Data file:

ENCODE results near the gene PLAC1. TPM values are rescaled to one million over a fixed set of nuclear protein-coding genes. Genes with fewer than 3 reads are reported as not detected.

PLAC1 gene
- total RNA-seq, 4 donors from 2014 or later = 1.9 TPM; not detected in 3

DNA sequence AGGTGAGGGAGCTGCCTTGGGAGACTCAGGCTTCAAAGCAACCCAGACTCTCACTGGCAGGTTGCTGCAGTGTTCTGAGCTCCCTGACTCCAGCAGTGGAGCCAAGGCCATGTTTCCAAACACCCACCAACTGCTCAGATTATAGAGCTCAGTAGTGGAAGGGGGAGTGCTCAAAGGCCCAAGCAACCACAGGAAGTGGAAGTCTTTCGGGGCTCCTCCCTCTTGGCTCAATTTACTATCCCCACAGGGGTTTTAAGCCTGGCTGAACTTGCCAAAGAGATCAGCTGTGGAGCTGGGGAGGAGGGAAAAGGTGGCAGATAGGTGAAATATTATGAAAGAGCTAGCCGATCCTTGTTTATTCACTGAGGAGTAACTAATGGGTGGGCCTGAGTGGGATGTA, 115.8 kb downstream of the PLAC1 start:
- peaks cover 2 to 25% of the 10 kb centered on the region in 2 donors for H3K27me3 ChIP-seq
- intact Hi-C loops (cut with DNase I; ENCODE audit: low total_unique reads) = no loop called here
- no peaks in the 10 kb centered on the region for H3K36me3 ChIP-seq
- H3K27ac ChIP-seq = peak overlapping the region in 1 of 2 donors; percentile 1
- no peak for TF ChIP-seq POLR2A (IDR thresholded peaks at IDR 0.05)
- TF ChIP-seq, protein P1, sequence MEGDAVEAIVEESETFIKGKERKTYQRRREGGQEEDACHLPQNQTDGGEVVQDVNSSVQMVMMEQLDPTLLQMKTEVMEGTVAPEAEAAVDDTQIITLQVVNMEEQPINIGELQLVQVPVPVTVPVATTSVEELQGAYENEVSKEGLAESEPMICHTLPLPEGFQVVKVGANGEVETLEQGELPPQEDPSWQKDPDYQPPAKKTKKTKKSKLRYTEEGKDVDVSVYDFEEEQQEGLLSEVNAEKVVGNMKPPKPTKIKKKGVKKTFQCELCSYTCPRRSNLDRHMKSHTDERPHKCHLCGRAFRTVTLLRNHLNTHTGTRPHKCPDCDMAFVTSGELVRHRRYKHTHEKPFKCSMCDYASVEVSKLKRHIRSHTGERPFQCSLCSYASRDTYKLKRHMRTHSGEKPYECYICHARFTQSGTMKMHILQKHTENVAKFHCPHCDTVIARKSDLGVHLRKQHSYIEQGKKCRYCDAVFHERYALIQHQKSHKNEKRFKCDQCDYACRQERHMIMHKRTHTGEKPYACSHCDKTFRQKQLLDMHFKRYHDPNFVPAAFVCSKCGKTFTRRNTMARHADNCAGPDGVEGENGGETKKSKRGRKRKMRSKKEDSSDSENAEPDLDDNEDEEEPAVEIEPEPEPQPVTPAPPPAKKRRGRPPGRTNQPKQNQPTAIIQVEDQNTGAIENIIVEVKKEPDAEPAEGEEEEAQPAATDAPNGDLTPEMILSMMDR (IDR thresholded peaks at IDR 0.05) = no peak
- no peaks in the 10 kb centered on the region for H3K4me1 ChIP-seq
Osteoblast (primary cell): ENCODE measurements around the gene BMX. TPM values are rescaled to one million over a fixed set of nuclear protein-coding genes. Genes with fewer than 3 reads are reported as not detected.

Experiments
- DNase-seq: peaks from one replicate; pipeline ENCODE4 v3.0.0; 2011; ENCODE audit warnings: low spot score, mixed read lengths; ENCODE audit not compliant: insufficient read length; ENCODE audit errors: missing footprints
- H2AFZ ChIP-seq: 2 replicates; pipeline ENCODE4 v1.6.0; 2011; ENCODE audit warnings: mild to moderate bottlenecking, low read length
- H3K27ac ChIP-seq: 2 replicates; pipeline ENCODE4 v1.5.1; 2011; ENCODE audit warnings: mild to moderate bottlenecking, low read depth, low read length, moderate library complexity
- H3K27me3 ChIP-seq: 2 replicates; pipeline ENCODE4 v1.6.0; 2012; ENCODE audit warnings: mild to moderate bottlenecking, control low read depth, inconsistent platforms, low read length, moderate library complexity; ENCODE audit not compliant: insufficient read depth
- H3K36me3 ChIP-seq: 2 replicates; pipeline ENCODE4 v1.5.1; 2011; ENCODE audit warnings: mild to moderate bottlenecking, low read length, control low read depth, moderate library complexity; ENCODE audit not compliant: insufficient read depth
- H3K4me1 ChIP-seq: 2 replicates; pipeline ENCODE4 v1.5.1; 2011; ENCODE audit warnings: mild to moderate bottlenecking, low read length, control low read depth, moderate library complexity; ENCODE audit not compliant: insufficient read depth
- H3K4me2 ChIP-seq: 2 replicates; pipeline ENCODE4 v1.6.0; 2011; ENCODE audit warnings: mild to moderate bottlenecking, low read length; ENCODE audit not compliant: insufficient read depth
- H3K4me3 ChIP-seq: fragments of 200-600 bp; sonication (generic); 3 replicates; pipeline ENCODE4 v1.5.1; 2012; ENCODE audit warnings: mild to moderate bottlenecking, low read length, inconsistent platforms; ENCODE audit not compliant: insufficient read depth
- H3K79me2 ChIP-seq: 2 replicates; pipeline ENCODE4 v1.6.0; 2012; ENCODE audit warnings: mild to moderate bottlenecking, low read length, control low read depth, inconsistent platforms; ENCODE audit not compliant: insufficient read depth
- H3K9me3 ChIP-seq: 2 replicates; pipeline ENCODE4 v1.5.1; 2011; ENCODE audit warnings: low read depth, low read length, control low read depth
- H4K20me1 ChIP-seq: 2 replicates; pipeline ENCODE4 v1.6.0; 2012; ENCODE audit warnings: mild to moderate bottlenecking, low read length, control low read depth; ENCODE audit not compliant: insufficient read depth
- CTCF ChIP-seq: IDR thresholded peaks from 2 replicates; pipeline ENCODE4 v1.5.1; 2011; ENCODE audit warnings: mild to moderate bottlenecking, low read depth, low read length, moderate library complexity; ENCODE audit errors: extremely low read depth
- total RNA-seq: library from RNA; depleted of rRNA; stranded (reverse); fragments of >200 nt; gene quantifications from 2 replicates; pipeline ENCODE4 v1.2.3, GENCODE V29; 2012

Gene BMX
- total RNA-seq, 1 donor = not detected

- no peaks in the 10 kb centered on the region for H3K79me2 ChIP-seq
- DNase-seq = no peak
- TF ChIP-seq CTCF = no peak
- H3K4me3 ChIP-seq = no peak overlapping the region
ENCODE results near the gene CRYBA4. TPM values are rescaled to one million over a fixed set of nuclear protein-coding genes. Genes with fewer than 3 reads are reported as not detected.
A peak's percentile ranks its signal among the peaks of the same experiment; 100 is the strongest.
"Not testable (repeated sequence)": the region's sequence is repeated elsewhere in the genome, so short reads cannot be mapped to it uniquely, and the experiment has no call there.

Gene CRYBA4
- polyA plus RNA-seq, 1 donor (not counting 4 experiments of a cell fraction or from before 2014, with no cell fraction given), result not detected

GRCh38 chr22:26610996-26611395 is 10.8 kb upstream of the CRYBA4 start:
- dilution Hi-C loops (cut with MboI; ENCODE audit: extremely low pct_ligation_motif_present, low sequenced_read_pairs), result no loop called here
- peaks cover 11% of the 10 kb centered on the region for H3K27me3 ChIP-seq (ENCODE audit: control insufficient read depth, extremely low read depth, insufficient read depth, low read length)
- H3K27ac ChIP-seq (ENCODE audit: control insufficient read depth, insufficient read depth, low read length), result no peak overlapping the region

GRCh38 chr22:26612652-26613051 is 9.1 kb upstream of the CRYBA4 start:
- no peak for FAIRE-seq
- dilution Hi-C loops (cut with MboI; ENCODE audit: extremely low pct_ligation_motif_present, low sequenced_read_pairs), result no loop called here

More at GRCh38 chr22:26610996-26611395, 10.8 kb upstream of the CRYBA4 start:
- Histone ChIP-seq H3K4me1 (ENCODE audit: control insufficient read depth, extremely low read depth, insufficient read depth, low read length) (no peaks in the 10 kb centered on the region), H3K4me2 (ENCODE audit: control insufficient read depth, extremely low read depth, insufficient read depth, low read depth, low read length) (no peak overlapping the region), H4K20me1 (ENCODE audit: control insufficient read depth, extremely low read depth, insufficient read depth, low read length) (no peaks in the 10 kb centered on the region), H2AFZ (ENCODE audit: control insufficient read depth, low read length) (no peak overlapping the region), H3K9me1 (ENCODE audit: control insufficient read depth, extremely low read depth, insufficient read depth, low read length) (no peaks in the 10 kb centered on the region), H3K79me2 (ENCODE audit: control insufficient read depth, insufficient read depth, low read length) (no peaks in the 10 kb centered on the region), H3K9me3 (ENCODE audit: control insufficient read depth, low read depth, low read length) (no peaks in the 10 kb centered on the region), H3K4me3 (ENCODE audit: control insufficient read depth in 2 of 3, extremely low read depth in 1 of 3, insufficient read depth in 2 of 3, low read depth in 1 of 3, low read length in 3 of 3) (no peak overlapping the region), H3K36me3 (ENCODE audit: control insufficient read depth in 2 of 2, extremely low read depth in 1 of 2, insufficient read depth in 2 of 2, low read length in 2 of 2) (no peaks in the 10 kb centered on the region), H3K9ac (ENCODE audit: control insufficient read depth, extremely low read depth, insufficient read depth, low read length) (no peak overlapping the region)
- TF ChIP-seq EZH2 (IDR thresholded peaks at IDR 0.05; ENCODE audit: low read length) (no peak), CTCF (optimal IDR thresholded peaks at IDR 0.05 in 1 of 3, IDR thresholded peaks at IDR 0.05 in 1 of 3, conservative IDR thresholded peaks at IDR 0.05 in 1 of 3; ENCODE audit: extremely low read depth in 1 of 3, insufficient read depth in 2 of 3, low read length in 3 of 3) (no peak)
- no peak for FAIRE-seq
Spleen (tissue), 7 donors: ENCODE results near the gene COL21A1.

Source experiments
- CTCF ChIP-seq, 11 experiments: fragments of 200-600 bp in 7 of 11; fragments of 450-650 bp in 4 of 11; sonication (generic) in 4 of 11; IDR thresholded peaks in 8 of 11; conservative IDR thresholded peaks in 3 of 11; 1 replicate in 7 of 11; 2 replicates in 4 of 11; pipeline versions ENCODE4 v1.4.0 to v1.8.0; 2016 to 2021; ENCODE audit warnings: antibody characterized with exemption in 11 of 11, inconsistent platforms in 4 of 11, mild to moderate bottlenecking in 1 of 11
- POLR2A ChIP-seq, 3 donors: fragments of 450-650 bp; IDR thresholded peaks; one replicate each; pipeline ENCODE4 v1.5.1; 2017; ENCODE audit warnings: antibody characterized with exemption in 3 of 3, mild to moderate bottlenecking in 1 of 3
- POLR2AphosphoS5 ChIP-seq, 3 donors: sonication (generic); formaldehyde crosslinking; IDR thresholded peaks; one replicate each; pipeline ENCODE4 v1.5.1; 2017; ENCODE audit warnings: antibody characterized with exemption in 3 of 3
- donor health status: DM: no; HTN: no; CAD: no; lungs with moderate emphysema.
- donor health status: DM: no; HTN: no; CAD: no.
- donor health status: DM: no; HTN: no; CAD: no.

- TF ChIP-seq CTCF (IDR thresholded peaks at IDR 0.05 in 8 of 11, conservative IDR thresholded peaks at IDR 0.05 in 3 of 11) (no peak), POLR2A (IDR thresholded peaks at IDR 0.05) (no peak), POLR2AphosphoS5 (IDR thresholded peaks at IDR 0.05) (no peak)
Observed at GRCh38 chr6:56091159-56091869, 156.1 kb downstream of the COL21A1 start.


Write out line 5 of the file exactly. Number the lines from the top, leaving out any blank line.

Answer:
- peaks cover 2 to 25% of the 10 kb centered on the region in 2 donors for H3K27me3 ChIP-seq